Drexel Engineers to Race Solar Cars at Discovery Green Parkway
March 16, 2011
March 16, 2011 A Drexel University senior design team comprised of eleven students led by Dr. Adam Fontecchio (ECE) and Dr. Bradley Layton (MEM) will enter the Shell Eco-Marathon competition for the first time in Houston, Texas, April 14 – 17, 2011 at Discovery Green Parkway. The team will compete for a grand prize of $50,000 while holding to the green competition objective of building a new generation of vehicles that are safe, reliable and environmentally friendly.
The Shell Eco-Marathon Challenge is an annual competition hosted by the Shell Oil Company to see which team can build the vehicle that can travel the longest distance using the least amount of energy, or in other words is the most fuel efficient vehicle. Students build vehicles using any one of the six available energy sources: gasoline, diesel, LPG, electric, solar and hydrogen. The members of the Drexel Team will compete in the solar car category.
“The solar category is one of the more challenging categories of the Shell Eco-Marathon because of the complexity of building a solar car and the unpredictability of the weather during the competition. Solar vehicles, however, also achieve the greatest energy efficiency, putting them immediately at the top of the competition,” said David Ho, a mechanical engineering student.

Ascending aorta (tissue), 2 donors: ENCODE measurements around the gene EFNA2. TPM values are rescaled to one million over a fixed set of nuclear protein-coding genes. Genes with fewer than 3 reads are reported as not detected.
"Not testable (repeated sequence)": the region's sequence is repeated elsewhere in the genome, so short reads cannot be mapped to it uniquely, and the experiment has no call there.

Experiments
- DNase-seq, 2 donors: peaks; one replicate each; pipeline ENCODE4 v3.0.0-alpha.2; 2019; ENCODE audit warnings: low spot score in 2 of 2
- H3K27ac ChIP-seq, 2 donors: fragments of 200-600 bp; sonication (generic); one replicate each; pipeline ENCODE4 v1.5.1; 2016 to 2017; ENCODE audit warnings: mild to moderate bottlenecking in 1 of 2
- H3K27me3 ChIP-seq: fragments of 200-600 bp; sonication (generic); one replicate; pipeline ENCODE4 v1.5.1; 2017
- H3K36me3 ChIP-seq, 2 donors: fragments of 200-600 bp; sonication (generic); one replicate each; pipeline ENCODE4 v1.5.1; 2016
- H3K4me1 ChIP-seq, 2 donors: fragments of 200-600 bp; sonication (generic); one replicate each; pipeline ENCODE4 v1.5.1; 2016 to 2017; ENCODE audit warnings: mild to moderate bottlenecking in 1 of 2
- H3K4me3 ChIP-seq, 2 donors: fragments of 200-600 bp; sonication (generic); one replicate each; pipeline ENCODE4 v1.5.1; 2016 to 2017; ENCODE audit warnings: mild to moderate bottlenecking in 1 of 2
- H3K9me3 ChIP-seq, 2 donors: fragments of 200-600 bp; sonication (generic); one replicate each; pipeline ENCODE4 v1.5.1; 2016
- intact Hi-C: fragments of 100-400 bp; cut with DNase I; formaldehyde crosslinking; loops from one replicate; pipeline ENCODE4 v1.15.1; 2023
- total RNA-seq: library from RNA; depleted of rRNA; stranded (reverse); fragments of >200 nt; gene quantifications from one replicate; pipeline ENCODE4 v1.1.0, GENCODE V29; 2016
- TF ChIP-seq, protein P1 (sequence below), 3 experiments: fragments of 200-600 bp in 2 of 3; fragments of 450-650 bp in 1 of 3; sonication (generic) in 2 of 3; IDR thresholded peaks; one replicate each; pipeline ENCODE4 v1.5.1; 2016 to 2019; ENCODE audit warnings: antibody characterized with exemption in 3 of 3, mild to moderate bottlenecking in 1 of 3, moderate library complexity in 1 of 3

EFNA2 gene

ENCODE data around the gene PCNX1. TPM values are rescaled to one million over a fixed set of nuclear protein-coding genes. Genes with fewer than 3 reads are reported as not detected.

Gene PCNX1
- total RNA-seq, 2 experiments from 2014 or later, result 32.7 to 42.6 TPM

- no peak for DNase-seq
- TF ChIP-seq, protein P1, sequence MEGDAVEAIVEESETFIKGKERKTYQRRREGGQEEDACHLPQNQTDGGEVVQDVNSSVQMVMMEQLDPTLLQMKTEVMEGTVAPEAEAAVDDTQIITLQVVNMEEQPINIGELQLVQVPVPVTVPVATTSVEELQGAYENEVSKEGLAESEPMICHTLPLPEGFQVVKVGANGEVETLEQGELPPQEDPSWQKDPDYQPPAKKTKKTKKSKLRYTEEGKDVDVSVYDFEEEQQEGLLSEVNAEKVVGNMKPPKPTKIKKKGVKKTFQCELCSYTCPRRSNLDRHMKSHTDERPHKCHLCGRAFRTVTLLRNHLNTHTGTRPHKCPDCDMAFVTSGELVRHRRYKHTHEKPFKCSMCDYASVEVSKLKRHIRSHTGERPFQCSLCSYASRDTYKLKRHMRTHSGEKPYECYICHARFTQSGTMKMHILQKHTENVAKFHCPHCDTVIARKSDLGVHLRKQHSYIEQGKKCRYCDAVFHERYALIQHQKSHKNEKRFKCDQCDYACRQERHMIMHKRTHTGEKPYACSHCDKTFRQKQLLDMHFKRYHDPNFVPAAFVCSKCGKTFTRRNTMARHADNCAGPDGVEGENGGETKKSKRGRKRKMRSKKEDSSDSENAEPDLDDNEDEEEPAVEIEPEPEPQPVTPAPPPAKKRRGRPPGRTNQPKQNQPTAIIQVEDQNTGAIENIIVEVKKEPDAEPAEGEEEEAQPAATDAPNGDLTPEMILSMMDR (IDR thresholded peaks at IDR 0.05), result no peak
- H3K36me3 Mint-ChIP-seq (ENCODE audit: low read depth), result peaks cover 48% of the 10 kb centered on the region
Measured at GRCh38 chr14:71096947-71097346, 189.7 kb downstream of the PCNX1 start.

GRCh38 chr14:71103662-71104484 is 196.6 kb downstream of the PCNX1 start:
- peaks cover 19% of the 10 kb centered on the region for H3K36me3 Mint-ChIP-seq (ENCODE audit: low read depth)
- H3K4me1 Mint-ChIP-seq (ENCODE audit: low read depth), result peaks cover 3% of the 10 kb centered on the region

Since the project is based around green engineering, the team has decided to reuse materials and components from previous year’s senior design project, the Automotive X-Prize vehicle, rather than purchase entirely new components. The construction of the solar vehicle is currently underway at the Hess Laboratory on Drexel’s campus where a life-size vehicle is taking shape.
“Building a solar vehicle has special merits, especially for a school such as Drexel University, who holds itself as a pioneer of technology and leader in sustainability. The Shell Eco-Marathon Competition is a great way to meld the two themes together . Technology will take the car off the ground but sustainability and environmental-friendliness will win the competition,” said Asaf Erlich, an electrical and computer engineering student.
The solar vehicle project has received donations from sponsors that include Miller, Amatex-Norfab, Shell and private donations. However, the project is still short of its objectives and the team is still seeking sponsorship. If you would like to consider sponsoring the team, please contact Dr. Layton.
The Shell Eco-Marathon Senior Design team will be one of over 90 teams from across the United States to compete in this year’s competition which takes place across three continents: Europe, Asia, and the Americas. For more information on the Shell Eco-Marathon Senior Design team, please visit the Shell Eco-Marathon competition website.